The truth is the Hindu epics themselves give a highly rational solution to this conundrum. Yuddhishtra in Mahabharata has to learn Statistical Game theory to overcome his Vishada and to rule as a Just King. The theory of ‘costly signals’ vs ‘cheap talk’ explains the puzzling aspects of vyavaharika dharma. It also gives the whole of Society a way of moving forward to better co-operative equilibria. People like Chief Justice Gajendragadkar, in the Thirties, pointed out that all the Smritis say ‘follow the example of the best people’- i.e. one can always change the vyahara prescription on the basis of time and place. However, at a later point, after Independence, seduced by American Legal positivism and substantive due process praxis, such Judges and intellectuals jumped on the ‘Hinduism is primitive sutpidity’ bandwagon.
    Hinduism is not vibrant among Indian ‘intellectuals’ because it is not incentive compatible. It is individually rational for an office holder, or Magsaysay award winner, to pretend Hinduism is Hitlerism and that one is actually being very brave for denouncing it. The truth is very different. Still, if any foreigner happens to read this- let me quickly add- me Hindu man. Hindu they be very bad. Always worship snake and commit suttee and thugee on all and sundry. Me very brave to say to Hindu peeps ‘stop it! Remember Mahatma Gandhi! Why you all time raping and killing people and then tearing foetus out of their bellies and then raping and killing the foetus and dragging another foetus out of its belly so that you can rape and kill it? Such actions are not very nice. Let us set up an N.G.O instead.’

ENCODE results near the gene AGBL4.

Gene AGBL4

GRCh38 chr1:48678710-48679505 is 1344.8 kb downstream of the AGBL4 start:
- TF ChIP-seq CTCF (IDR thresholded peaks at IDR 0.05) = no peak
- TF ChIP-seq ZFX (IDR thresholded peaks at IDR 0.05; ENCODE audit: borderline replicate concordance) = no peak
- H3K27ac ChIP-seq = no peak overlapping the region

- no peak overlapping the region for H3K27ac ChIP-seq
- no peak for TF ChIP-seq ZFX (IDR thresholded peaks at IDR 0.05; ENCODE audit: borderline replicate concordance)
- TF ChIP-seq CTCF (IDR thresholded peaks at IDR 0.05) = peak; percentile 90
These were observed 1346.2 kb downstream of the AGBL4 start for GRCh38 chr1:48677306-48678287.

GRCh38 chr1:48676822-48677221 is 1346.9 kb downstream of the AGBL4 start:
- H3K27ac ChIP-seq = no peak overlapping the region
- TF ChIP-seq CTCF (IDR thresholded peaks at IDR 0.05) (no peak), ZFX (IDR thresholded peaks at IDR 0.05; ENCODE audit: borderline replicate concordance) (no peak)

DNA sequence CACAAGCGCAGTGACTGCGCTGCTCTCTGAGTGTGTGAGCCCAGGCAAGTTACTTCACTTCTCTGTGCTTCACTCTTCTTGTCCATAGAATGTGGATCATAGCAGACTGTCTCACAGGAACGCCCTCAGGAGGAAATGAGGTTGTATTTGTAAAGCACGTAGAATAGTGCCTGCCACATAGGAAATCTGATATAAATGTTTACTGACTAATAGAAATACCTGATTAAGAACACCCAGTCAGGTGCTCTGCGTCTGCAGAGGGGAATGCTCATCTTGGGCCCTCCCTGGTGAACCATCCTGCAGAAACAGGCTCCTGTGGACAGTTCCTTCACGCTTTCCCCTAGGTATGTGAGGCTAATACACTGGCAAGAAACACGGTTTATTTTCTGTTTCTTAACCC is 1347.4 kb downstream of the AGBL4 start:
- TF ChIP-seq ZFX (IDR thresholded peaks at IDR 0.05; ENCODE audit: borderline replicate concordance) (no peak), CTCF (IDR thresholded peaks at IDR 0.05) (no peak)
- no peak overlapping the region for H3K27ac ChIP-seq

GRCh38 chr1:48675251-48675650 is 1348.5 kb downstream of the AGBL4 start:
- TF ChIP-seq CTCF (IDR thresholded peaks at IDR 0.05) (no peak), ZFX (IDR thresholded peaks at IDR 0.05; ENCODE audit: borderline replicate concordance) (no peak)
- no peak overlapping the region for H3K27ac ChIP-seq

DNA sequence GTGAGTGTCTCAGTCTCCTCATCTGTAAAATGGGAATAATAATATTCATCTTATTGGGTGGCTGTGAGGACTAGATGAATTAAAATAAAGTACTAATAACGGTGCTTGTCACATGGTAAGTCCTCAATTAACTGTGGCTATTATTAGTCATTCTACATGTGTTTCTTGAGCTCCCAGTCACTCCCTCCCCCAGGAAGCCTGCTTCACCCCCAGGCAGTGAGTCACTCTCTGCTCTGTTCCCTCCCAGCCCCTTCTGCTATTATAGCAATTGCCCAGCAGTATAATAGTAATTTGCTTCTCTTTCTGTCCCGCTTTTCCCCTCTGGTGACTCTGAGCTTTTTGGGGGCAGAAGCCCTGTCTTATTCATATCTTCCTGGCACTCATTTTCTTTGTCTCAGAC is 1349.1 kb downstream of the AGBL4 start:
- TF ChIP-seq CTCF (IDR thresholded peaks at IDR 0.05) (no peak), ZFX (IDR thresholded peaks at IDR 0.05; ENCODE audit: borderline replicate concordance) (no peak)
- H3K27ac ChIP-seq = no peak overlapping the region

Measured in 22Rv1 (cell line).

• DocWhiteCloud

      windwheel, this site contains ideas by Balagangadhara. These ideas are not yet fully developed as theories that solve a set of cognitive problems. These ideas are just heuristics for those who want to do research further.

      Any comments on this board are not going to any response, as SNB and others have a dedicated list where you can pose questions and get answers. That site is:

      • cuddles

        I am disappointed to hear that this blog is not indeed a crazy Hamlet like soliloquy, uttered on some frigid North Sea shore, which cried out to heaven for punctuation by my equally solipsistic, vidushak type or grave-digger like comments, but is rather a fragment of some Credentialist Academic Research Program or Indological Availability Cascade which can only become truly mischievous if brought under the rubric of Public argumentation ethics or burlesque and Buberesque dialogic.